So when Jesus first began to preach the gospel—

Mark 1.14-15 KWL
14 After John’s arrest, Jesus went into the Galilee preaching God’s gospel, 15 saying this:
“The time has been fulfilled. God’s kingdom has come near. Repent! Believe in the gospel!”

—he wasn’t telling the Galileans, “Feel really bad about what you’ve done, and believe in the gospel!” He was ordering them to stop what they were doing—good or bad—and come to God’s kingdom. It’s come near!

Problem is, when Christians don’t understand the proper definition of repentance, we try to obey Jesus’s command by psyching ourselves into feeling bad. We manufacture an emotion. We make ourselves feel sorry for our sins, and some of us even claim this sorrow is mandatory before God can forgive us. ’Cause if you’re not sorry, what kind of unfeeling jerk are you?


Well we do suck big time sometimes. Sinfest

But after we’ve whipped ourselves into a lather (not literally, although you know Christians throughout history actually have done so literally) and got all the self-pity and self-condemnation out of our system, are we following Jesus any better? Or at all? Not usually. Nope; we go right back to the same “Forgive me” prayer every time we pray, and never notice how we’re not growing spiritually whatsoever.

Because we gotta actually repent. We gotta quit doing as we’ve been doing, and follow Jesus into his kingdom.

20 June 2018

Lies!

And the difference between lies and falsehoods—and why certain people don’t care there’s a difference.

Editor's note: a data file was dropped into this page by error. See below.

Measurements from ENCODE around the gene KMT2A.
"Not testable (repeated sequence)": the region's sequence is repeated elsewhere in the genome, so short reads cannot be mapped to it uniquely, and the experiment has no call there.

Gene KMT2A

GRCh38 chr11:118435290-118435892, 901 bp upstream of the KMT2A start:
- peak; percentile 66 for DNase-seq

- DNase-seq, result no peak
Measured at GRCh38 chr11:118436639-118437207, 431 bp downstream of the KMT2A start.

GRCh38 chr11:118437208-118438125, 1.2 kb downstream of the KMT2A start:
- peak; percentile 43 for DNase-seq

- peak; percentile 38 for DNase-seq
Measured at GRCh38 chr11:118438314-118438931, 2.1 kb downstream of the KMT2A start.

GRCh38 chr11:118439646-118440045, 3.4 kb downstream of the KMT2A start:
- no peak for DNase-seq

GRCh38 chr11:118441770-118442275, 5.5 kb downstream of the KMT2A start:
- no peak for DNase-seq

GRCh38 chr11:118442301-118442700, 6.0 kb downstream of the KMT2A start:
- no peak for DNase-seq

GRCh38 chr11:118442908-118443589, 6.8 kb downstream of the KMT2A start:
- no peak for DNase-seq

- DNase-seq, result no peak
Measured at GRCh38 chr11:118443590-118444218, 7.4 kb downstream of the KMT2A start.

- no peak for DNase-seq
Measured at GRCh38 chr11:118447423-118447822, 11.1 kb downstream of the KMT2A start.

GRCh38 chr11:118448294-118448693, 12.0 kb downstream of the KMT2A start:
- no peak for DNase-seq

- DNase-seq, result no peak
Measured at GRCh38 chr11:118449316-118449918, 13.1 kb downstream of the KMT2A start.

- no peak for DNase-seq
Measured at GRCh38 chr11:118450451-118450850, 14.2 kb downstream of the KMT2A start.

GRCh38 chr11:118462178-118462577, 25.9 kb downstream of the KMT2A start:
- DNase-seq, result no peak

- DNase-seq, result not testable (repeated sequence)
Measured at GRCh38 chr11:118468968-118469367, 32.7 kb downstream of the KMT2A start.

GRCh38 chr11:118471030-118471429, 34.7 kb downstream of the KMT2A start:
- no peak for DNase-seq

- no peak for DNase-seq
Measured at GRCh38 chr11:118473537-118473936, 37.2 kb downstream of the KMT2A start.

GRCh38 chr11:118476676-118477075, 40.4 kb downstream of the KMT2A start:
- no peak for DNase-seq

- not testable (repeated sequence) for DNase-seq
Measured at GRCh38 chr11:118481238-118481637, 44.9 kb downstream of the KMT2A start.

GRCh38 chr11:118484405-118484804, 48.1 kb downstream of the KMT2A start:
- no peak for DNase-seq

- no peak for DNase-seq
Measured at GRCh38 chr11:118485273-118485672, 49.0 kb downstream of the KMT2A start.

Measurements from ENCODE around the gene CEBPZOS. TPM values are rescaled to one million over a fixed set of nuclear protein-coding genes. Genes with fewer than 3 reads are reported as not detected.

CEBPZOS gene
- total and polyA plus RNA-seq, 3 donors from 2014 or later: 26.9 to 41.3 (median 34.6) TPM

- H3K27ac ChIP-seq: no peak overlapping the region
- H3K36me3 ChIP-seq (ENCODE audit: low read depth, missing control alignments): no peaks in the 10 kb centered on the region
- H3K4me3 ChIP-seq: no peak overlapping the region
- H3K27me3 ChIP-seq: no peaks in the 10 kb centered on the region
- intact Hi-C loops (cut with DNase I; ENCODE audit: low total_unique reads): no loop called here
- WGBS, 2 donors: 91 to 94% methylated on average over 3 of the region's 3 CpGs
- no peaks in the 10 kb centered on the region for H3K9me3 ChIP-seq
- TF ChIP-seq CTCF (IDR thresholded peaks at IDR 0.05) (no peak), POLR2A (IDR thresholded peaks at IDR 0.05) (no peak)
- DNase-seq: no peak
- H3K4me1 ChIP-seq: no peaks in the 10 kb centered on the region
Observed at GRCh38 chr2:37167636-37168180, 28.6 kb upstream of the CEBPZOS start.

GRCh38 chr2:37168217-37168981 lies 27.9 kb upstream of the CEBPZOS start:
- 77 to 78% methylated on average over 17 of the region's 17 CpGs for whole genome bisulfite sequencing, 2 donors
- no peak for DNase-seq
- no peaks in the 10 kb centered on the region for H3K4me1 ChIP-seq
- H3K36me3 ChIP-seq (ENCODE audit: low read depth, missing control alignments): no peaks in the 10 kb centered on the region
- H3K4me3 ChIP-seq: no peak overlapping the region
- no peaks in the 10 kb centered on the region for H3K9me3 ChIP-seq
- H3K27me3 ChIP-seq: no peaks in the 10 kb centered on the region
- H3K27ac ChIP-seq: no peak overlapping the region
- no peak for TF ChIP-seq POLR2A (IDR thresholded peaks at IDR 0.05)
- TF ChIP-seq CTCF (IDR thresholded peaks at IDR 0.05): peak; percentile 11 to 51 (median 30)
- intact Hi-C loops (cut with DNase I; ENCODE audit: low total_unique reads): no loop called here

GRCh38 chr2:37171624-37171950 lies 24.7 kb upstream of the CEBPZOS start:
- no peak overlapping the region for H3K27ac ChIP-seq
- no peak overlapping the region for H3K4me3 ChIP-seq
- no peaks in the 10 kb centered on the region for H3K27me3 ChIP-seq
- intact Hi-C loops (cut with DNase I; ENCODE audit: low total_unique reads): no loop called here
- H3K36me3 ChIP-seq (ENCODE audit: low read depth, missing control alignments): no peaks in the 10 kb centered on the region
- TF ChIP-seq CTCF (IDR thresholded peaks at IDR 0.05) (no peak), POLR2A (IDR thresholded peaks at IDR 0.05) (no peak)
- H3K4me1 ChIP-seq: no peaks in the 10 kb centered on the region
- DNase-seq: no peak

LIE /laɪ/ n. Intentional untruth: A false statement involving deception, or an impression designed to be misunderstood.
2. v. To make an intentionally false statement, present a false impression, or deceive.
[Liar /laɪ(.ə)r/ n.]

By “lie,” most folks ordinarily mean an intentional untruth.

“I floss every day,” you tell your dentist, and you totally don’t. “I think I was going 45,” you tell the traffic cop, and you know you pushed it to 60 to beat the stoplight. “I exercise,” you tell your friends, but haven’t been to the gym since the first week of January. The truth is embarrassing, or may get you into trouble, or you’re sure it won’t get you out of trouble. But when you try to get people to believe otherwise, that’d be lying.

But there’s another definition of “lie” floating around. It’s grown in popularity, ’cause people use it to provoke one another. In short, a lie isn’t just an intentional untruth. It’s any untruth.

Fr’instance somebody asks how much you weigh. You don’t like the answer, but you wanna be honest, so you tell them: “I weigh 200 pounds.” They have you step on a scale, and it comes up 205. “Aha!” they exclaim, “you lied.” But you honestly thought you weighed 200 (and you probably do, once you’re not wearing five pounds of clothing). So no, you hadn’t lied: You weren’t trying to deceive. There’s a difference.

But some folks don’t care there’s a difference. They just wanna catch you doing the wrong thing, so they’re willing to fudge the definition of “lie” just a little. That’s why partisans love defining “lie” as any untruth.

A couple years ago I read some preacher’s Facebook rant about some popular book by a prosperity gospel pastor. He called her a liar nine times. Called her teachings “lies” six more times. Now, is she a liar?—using the ordinary definition of “liar.” Is she intentionally making statements she knows to be false? Is she trying to deceive? Is she trying to say one thing, but make you think she believes another? Is she deliberately, willfully trying to lead Christians astray?

Um… I’m gonna give her the benefit of the doubt and say no. She’s no liar. Oh, she’s wrong of course; the prosperity gospel is Mammonism and she’s definitely distorting the scriptures and misleading people. But she believes her rubbish. She’s leading herself astray, same as everyone else. She’s not lying in the proper sense of the word. Neither are heretics and nontheists, wrong though they are.

So why’d the Facebook preacher call her a liar? Well, in this guy’s case, it’s overzealousness. A lack of patience. Easily-stirred anger. Quick to argue. He’s kind of a fruitless guy, and the reason he has a lot of internet followers is because fruitless Christians eat up this behavior with a spoon.